Google this week is switching on its partial Chrome ad blocker, which will stop showing ads on sites repeatedly flagged for irritating advertising.
In line with what Google told developers in December, Google confirmed that Chrome will start blocking ads on some websites on February 15.
Google of course makes its money from online ads but the company also wants to ensure people don't feel compelled to block all ads because of those that are extremely intrusive and disruptive.
Two examples that Google highlights are video ads that play at full blast or giant pop-ups where you can't seem to find the exit icon.
Sites won't be immediately punished for displaying these types of ads but they will be if their site receives enough complaints.
There are two key elements to the plan, consisting of how it's decided which ads are unacceptable and, secondly, the monitoring and enforcement process to determine the sites on which Chrome will no longer show ads.
Google says it is relying on the Better Ads Standards from the Coalition for Better Ads to determine the types of ads that are considered intrusive on mobile and desktop.
Site owners will need to contend with the Ad Experience Report, which is part of the new ad-blocking system that Google is bringing to Chrome.
Chrome will remove all ads from sites that have a 'failing' status in the Ad Experience Report for more than 30 days as of February 15.
Failing is one of several review statuses that are part of the Ad Experience report, including not reviewed, passing, warning, and review pending.
Google says it will review a sample of a site's pages to determine its status. Those sites with a failing status will be subject to what Google calls 'ad filtering', which will come into effect 30 calendar days from the date it sends an email to the site owners. Failures for mobile and desktop are treated separately.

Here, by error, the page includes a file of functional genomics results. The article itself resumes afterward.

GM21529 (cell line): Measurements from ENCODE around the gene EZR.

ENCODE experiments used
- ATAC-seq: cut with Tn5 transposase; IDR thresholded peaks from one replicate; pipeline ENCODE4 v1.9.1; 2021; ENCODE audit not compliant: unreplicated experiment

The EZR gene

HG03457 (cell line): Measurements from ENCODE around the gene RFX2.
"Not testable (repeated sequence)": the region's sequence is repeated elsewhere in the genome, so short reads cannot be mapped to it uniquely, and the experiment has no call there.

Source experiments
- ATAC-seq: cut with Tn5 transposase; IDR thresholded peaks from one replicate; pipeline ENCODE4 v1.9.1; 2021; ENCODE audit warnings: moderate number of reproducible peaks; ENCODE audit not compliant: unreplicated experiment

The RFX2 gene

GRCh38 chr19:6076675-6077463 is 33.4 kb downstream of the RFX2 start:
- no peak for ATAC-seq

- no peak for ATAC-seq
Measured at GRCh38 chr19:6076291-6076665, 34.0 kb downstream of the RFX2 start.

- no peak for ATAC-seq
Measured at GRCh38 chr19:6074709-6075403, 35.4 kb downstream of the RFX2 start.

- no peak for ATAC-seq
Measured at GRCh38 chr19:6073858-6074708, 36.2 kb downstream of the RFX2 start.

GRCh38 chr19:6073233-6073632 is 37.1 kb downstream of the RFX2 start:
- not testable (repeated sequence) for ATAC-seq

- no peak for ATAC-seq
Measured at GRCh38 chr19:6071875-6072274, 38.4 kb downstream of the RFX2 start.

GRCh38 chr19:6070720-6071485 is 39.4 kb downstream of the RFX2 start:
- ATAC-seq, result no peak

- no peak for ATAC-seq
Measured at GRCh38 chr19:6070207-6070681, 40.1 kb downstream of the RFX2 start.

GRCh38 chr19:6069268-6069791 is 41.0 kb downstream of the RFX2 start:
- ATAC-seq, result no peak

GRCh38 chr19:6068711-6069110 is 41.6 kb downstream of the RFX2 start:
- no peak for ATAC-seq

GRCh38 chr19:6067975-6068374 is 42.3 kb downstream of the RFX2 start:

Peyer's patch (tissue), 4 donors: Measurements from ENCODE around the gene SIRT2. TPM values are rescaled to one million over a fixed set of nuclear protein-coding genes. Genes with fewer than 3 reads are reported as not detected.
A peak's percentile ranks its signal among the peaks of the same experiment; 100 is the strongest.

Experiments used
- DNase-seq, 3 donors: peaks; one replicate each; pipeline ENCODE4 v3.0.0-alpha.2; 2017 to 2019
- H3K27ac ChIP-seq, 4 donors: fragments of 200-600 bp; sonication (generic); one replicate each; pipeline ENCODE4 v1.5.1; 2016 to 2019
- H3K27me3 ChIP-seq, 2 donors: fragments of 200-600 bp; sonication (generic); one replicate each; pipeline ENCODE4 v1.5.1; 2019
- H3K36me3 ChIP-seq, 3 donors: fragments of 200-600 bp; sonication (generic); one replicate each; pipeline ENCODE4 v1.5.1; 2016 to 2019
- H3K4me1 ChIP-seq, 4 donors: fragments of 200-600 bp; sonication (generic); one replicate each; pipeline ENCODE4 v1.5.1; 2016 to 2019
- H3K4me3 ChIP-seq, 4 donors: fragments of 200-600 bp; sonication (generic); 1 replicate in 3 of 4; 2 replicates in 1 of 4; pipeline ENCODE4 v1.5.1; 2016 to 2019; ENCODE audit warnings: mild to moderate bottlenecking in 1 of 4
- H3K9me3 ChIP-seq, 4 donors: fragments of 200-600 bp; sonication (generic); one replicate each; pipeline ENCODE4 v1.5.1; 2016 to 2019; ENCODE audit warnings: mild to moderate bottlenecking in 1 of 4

Site owners can request that Google reviews their status. The first two review requests will be handled without any delays. But after that, if the site remains in failing status, the site owners won't be able to request the third review until 30 days after the previous review has been submitted. Google has set out more details on the circumstances ad filtering is applied or lifted in a support page.
"We've already seen more and more people express their discontent with annoying ads by installing ad blockers, but blocking all ads can hurt sites or advertisers who aren't doing anything disruptive," writes Rahul Roy-Chowdhury, vice president of Chrome.
"By focusing on filtering out disruptive ad experiences, we can help keep the entire ecosystem of the web healthy, and give people a significantly better user experience than they have today."
Previous and related coverage
Google: Chrome 64 is out now, giving you tougher pop-up blocker, Spectre fixes
Chrome 64 gets a stronger pop-up blocker ahead Google's new ad-blocking system that begins on
Here's Google's new ad blocker: It's just popped up in Chrome Canary on Android
Google's Canary build of Chrome on Android features the first version of online giant's ad blocker.
Google Chrome to start blocking intrusive ads February 15
On mobile, Google Chrome will purge pop-up ads, flashing animated ads, auto-play video ads with sound, and more starting in February 2018.
Report: Google gives publishers time to prep for Chrome ad filter
The tech giant is giving publishers at least six months to prepare for the new feature, the Wall Street Journal reports.
Windows Chrome users: Tech-support scams try new trick to freeze your browser
Get an ad-blocker if you want to dodge tech-support scammers' latest rapid-download ruse.